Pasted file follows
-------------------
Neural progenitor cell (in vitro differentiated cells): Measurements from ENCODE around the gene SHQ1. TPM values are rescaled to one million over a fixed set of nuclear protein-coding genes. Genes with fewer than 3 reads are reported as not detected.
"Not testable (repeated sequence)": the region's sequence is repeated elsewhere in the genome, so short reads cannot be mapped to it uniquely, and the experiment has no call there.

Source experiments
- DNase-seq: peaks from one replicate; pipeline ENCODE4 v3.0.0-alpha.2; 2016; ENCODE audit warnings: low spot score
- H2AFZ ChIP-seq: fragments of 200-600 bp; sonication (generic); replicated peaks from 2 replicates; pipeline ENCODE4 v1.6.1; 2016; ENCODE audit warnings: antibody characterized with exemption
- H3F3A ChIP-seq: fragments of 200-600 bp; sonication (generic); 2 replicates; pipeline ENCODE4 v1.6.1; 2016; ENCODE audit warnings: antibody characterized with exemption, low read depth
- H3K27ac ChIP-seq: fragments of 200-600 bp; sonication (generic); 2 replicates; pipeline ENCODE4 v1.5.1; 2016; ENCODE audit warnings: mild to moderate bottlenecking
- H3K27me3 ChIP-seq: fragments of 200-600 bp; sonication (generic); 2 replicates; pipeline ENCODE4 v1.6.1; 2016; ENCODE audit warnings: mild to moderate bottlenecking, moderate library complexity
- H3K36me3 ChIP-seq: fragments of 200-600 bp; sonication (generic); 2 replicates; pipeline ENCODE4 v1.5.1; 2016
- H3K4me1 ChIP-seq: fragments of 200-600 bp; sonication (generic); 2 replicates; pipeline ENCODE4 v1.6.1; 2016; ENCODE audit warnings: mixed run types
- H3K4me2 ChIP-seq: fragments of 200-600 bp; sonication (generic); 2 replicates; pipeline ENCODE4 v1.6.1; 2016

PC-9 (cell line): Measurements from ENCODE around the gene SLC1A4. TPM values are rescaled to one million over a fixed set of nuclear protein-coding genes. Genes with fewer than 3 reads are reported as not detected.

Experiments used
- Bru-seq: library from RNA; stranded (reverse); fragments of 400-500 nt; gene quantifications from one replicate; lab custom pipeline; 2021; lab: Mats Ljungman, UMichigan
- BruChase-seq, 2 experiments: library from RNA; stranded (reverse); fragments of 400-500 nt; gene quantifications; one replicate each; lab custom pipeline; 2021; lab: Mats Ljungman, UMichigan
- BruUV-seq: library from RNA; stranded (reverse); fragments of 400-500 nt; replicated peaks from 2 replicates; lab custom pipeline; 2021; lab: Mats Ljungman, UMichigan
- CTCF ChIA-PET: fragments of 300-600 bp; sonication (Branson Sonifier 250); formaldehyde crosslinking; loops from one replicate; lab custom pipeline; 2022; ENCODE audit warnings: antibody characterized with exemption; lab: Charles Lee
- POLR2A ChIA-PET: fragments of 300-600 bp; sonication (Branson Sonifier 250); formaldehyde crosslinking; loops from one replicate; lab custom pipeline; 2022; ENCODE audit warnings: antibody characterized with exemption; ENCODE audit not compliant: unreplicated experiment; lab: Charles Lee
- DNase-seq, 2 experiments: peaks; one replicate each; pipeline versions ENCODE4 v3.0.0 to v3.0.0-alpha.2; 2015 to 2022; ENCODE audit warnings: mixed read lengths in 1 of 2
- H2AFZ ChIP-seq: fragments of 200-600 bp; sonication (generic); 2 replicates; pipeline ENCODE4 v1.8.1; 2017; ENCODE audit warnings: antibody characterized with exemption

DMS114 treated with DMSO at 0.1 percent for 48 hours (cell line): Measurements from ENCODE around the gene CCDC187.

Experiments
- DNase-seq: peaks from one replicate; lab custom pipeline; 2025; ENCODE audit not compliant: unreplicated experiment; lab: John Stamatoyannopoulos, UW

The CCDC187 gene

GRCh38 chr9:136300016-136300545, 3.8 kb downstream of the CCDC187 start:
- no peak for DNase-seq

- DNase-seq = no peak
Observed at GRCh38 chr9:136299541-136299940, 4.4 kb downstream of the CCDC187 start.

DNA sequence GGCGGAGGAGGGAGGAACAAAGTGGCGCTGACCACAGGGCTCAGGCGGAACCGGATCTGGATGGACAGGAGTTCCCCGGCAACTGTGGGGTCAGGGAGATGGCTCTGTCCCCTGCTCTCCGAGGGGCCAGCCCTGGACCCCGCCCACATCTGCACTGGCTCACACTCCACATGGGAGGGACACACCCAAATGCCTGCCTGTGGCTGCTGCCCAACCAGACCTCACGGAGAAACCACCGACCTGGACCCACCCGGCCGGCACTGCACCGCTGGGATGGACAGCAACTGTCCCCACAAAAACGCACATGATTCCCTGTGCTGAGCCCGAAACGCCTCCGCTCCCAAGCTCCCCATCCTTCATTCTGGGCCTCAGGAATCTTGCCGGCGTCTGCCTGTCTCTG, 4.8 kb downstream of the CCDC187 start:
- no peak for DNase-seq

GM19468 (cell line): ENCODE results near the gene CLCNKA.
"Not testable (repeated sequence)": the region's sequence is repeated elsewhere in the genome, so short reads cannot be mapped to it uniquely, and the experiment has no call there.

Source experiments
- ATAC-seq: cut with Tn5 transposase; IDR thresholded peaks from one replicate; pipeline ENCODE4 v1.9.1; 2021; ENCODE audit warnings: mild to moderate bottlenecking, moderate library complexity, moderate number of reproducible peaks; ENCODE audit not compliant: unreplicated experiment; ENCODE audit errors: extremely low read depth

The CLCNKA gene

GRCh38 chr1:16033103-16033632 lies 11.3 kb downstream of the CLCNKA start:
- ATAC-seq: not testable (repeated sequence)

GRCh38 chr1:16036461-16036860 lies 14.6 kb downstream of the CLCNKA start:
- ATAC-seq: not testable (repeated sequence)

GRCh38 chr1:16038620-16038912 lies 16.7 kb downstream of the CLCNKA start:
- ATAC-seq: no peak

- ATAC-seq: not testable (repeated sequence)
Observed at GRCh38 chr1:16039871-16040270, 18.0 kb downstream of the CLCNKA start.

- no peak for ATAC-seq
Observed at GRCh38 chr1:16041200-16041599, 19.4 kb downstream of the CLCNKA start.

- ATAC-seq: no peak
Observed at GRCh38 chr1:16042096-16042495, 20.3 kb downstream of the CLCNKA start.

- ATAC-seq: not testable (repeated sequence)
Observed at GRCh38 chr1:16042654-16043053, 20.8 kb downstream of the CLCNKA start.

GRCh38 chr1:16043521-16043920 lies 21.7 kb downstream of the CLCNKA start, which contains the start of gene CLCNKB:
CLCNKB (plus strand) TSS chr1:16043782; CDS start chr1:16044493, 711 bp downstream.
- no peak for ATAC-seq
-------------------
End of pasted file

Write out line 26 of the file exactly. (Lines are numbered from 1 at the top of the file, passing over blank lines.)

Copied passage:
- no peak for DNase-seq